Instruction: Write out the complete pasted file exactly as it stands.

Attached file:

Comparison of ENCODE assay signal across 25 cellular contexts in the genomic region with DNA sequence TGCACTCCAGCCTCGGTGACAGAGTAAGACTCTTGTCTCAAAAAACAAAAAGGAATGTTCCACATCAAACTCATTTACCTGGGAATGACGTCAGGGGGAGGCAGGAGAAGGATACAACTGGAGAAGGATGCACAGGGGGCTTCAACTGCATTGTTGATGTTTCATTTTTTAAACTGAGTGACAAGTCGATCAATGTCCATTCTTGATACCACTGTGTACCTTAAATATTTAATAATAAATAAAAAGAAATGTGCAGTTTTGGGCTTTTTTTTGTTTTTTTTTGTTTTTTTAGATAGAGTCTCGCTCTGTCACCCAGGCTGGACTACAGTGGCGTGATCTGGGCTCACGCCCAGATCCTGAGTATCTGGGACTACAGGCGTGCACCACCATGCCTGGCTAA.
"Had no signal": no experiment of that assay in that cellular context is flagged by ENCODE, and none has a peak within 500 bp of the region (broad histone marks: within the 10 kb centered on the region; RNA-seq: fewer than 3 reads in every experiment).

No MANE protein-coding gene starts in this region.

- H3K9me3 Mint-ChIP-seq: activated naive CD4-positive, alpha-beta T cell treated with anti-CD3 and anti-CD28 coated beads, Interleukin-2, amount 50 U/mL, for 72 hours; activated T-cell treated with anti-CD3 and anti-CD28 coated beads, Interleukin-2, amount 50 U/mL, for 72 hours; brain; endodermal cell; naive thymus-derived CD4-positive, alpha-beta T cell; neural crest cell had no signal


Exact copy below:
Comparison of ENCODE assay signal across 25 cellular contexts in the genomic region with DNA sequence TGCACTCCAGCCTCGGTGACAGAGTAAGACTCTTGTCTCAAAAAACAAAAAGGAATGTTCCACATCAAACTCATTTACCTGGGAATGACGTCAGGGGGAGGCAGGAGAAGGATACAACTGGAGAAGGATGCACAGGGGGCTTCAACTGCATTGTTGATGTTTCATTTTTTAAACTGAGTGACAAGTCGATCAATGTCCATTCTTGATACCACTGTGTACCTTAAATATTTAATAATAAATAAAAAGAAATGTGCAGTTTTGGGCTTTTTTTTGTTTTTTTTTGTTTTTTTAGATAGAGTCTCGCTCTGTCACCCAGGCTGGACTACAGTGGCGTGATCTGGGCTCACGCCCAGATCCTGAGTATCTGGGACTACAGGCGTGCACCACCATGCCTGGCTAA.
"Had no signal": no experiment of that assay in that cellular context is flagged by ENCODE, and none has a peak within 500 bp of the region (broad histone marks: within the 10 kb centered on the region; RNA-seq: fewer than 3 reads in every experiment).

No MANE protein-coding gene starts in this region.

- H3K9me3 Mint-ChIP-seq: activated naive CD4-positive, alpha-beta T cell treated with anti-CD3 and anti-CD28 coated beads, Interleukin-2, amount 50 U/mL, for 72 hours; activated T-cell treated with anti-CD3 and anti-CD28 coated beads, Interleukin-2, amount 50 U/mL, for 72 hours; brain; endodermal cell; naive thymus-derived CD4-positive, alpha-beta T cell; neural crest cell had no signal